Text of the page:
To involve the authorities, report abuse to your local law enforcement agency. You can also notify the FBI (800-CALL-FBI) and/or the National Center for Missing & Exploited Children at 800-THE-LOST (800-843-5678) or through their CyberTipline.
Do You Have Any Materials I Can Share With My School? Can Someone From Your Team Come to Speak?
We do, and we can. Our Bark for Schools service — which provides content monitoring, web filtering, and a Parent Portal for after-hours alerts — is available for free to every public and private K-12 school in the U.S. As an extension to our commitment to giving back to school communities, we’ve created educational resources for schools to distribute.
We encourage you to find out if your child’s school is using Bark for Schools to help protect students on their school-issued accounts. You can also reach out directly for more information or to request that one of our Bark for Schools team members speaks at your child’s school.
If you’re an administrator, we invite you to get in touch with us to learn more about how Bark for Schools can help protect your students. We can also provide additional resources to help you host a Parent Tech Night to educate parents and guardians about digital dangers.
Is Bark Currently Hiring for This Project?
We appreciate your interest in helping us with this work, but our Special Projects Team is not looking to expand at this time. If you’d like to help combat online predation, we recommend donating time and/or resources to organizations like NCMEC and RAINN.
To join the broader Bark Team, be sure to check out our LinkedIn page so you can be the first to know when we’re accepting applications.
What Is Bark’s Relationship With Law Enforcement?
Bark has been working with federal, state, and local law enforcement agencies for years in the course of our regular business, and our work with them on this project is an extension of that.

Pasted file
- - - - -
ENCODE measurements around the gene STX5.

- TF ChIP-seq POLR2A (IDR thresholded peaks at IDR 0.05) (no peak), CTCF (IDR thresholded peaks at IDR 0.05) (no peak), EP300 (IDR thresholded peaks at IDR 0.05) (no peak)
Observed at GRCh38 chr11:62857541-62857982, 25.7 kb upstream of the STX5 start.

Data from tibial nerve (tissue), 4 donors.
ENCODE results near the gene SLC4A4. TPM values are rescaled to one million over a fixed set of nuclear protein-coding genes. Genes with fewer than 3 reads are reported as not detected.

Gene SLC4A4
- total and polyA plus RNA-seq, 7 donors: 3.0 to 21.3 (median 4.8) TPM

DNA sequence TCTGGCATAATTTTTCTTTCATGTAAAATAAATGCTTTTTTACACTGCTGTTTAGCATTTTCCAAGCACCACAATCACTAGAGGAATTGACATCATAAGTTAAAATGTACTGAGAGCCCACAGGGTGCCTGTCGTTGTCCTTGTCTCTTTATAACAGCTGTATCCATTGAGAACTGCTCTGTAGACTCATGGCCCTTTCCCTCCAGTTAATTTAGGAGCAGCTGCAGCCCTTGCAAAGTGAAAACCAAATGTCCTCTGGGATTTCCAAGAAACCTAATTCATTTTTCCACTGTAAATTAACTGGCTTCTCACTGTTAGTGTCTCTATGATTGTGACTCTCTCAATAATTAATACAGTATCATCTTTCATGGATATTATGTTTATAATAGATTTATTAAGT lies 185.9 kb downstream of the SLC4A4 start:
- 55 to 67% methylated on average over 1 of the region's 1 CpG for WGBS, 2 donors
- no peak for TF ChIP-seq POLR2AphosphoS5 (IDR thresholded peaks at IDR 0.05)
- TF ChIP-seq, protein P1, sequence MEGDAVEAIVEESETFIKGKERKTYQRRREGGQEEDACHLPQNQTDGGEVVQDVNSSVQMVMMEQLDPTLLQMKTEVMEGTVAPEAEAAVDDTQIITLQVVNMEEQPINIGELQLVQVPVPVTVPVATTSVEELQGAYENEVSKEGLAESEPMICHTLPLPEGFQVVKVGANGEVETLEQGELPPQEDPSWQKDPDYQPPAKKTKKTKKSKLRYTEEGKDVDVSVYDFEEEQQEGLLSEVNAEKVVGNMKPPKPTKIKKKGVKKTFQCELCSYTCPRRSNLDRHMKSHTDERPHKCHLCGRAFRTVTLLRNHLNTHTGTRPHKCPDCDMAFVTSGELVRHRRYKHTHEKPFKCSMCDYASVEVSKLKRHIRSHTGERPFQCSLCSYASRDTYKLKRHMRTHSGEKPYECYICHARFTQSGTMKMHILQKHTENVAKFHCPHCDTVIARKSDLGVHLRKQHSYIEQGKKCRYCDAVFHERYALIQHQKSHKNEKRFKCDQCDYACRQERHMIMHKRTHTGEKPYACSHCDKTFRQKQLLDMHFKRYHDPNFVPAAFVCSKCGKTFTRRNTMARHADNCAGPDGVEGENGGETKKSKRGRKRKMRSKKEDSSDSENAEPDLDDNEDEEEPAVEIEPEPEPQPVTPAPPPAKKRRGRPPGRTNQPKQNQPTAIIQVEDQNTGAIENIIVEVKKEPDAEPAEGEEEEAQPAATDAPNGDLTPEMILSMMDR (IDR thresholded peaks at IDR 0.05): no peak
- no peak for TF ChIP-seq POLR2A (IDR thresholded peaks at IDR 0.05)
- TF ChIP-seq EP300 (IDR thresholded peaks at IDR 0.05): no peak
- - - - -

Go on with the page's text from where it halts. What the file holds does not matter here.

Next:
Is Roo a Member of Law Enforcement?
We aren’t able to disclose whether or not Roo is a member of a law enforcement agency.
Why Was Roo Pixelated to Begin With?
We cannot disclose details, but we wanted to keep Roo’s identity hidden as much as possible over the course of a then-pending legal case. You can read more about her story here.
What Happens to the Predators You’ve Encountered?
Bark has been working with federal, state, and local law enforcement, but we’re unable to comment on any pending or active cases.
Can I Start A Project Like This in My Hometown?
The Special Projects Team operates in partnership with law enforcement at the federal, state, and local levels. Due to the nature of Bark’s work and our unique relationships with these organizations, the ordinary citizen would not be equipped to recreate this project from a legal, technical, or administrative standpoint.
Because of this, we strongly discourage people from attempting undercover activities with potential online predators. Not only could it be considered a form of vigilantism, but it’s also highly dangerous. Furthermore, without direct guidance from law enforcement, there’s a chance that any evidence obtained on your own may not be admissible in a court of law. There’s a highly specific set of circumstances that allow us to do what we do, so we ask that you not attempt to replicate our work.
Help Protect Kids Online
It can be overwhelming to acknowledge that the threat of child predation exists online — let alone in your own community. But it’s important to remember that even the smallest actions can make a big difference. By learning all you can about how predators operate and what you can do to combat them, you can help strengthen your community against the worst of the digital world.